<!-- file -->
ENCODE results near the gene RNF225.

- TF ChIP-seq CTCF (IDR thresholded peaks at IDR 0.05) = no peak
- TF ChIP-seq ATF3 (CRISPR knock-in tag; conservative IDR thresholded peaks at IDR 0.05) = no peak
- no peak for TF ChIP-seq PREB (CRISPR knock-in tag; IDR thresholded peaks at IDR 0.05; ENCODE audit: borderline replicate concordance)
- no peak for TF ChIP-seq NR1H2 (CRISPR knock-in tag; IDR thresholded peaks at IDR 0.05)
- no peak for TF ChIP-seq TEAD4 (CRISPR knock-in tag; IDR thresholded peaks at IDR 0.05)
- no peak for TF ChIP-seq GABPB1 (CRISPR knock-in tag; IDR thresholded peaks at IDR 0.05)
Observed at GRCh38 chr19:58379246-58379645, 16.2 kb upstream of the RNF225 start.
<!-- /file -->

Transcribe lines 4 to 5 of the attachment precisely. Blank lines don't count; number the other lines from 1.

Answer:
- no peak for TF ChIP-seq PREB (CRISPR knock-in tag; IDR thresholded peaks at IDR 0.05; ENCODE audit: borderline replicate concordance)
- no peak for TF ChIP-seq NR1H2 (CRISPR knock-in tag; IDR thresholded peaks at IDR 0.05)